I love Christmas. I mean, I really, really LOVE Christmas. Not like the way a normal person enjoys the holidays. Much more like an irrational crazy person. I love the lights and the carols, the smell of a fresh Fraser Fir Christmas tree, the warmth and aroma of cookies baking in my oven. I love shopping for the perfect gifts for my loved ones and wrapping beautiful packages with high-quality paper (I spend a lot of time thinking about the paper) and perfectly coordinated organza ribbons. I love the smiles on my kids faces as they see the tree filled with gifts for the first time. I love having a house full of people and cooking a big meal. I love planning the color schemes for our Christmas trees and dining room table; burgandy and gold or a peacock theme of bright blues, greens, and purples, or maybe silver with shades of green. Our storage room is overrun with bins of ornaments, lights, nativity sets, snowmen, and festive jeweled fruits. The entire season puts a skip in my step, a perpetual grin on my face, and an extra pitter-patter in my heart.
My anticipation and yearning for the Christmas season is so strong that it physically pains me. I’m aching for it right now as I write this. You’ll never hear me complaining about stores decorating for Christmas in October or radio stations who start playing nonstop Christmas carols as kids are trick-or-treating. You can fully expect this blog to get a little Christmas crazy sometime in early November. I sure hope you won’t hate me for it.
When I was younger, I took the idea of Christmas in July very seriously. Each December, I’d spend large chunks of my hard-earned babysitting money on Christmas decorations; cardboard cut-outs of wreaths and Santas, tinsel garland, and long strands of blinking, musical lights. I’d bathe my small pink room in Christmas. Then, I’d pack it up after New Years and wait. Until July rolled around. At which point, I’d drag out the bin and decorate every square inch of my room. My parents didn’t mind, as long as I kept the Christmas carols at a low volume and my door closed. I brought the bin with me to college, where I added a 6 foot artificial tree to my collection and had easily the most festive room in the whole dorm. Thank you freshman year roomie, wherever you are, for tolerating my insanity.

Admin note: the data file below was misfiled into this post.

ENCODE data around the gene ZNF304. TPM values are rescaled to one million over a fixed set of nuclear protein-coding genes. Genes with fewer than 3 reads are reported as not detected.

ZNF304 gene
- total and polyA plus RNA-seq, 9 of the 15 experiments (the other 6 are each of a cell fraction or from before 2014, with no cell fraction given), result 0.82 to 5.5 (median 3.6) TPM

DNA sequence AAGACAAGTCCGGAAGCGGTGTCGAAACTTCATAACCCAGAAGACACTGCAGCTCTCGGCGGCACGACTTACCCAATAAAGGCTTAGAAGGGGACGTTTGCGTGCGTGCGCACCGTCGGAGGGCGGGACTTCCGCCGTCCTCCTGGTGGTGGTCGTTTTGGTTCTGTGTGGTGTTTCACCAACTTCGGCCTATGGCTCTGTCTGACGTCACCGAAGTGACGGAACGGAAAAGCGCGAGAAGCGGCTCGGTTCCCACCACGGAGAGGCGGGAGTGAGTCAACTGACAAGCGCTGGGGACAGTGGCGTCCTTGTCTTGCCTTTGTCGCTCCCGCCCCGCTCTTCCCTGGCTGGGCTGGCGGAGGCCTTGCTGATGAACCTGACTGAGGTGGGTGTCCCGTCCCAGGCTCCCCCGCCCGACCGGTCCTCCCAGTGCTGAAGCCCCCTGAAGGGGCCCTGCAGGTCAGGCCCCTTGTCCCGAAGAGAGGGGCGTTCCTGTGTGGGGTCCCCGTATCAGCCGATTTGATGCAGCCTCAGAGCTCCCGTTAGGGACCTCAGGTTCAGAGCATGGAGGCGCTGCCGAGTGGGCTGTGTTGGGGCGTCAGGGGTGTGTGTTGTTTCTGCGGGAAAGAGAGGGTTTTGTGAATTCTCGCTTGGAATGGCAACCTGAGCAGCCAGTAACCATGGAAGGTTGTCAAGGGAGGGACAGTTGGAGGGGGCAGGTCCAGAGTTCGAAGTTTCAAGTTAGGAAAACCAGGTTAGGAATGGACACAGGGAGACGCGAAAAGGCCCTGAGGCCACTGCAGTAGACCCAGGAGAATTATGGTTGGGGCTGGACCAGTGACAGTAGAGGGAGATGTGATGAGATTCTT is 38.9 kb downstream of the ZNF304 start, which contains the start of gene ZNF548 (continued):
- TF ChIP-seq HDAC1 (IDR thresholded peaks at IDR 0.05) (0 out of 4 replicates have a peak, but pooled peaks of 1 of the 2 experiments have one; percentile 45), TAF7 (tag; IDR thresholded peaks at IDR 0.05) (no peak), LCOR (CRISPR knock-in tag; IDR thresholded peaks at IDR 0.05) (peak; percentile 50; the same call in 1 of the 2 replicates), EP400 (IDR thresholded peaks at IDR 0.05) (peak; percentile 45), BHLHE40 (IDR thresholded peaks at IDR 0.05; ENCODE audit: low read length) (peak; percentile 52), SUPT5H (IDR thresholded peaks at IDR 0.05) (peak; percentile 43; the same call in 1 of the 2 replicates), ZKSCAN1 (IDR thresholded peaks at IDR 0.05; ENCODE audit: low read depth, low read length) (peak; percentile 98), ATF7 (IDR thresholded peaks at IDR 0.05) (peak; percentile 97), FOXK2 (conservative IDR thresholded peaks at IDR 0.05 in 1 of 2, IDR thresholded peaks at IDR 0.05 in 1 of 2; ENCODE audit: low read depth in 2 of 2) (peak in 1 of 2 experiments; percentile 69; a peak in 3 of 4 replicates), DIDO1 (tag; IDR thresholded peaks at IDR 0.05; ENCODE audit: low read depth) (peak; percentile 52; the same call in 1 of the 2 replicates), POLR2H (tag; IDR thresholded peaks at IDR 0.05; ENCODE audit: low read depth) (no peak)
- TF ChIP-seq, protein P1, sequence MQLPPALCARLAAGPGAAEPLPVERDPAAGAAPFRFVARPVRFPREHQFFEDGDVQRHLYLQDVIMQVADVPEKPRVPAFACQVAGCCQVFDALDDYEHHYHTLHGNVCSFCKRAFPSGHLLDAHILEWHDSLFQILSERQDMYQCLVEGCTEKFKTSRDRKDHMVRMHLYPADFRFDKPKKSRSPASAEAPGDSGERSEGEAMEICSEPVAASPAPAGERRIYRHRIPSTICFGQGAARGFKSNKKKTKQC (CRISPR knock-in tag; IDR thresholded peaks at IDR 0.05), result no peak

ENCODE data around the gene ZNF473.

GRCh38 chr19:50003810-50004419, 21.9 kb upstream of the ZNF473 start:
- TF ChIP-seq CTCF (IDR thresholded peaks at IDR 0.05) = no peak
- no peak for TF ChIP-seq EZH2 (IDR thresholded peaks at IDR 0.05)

I don’t decorate my house for Christmas in July. My husband wouldn’t be nearly as tolerant of it as my parents were. But, I couldn’t let July pass without celebrating just a little. So, I decided I’d cook something that reminds me of Christmas. I went through the mental list of all of the foods that remind me of Christmas. The huge turkey, stuffing, mashed potatoes, cranberry sauce, and gravy my family makes every year. The pork loin with peanuts, ambrosia, and green bean casserole my grandmother-in-law would make. The roast beef with bordelaise sauce, ham with pilaf, scalloped potatoes and biscuits, or beef bourgignon with potatoes au gratin and quiche lorraine that I’ve made. Or perhaps a dessert, like my Dad’s apple pie or the Friendly’s Jubilee Roll my husband’s family enjoys each year. And then I started thinking about Christmas cookies…
And that’s when I knew exactly what I wanted to make for our Christmas in July celebration. Something so incredibly simple and so irresistibly delicious. I’m pretty sure the only reason we don’t make them all year round is because they are so utterly addicting. These little treats may seem more appropriate for a Halloween celebration, but they ring Christmas to me. My grammy and mom make them every year as part of the Christmas cookie collection. And every year, they are the first cookies to go. Actually, they’re not really cookies at all.
They are Chocolate-Covered Spiders.
I always thought of this recipe as my grammy’s special recipe. After running a search online, I now see that this recipe has been out there for a while. Sometimes called Haystacks and each recipe using slightly varying proportions of chocolate chips to butterscotch or peanut butter chips, the basic concept is the same. And I’ll always think of it as my grammy’s recipe.
- 1 package Semi-Sweet Chocolate Chips
- 1 cup Butterscotch Chips
- 1 container Chow Mein Noodles
- 1 cup Peanuts
Line a few baking sheets with wax paper. Melt the chocolate and butterscotch chips in a double boiler or in the microwave, stirring frequently. Fold in the chow mein noodles and peanuts until they are well coated in chocolate. Drop spoonfuls of the mixture onto the wax paper. Refrigerate for 1-2 hours, until the chocolate has hardened.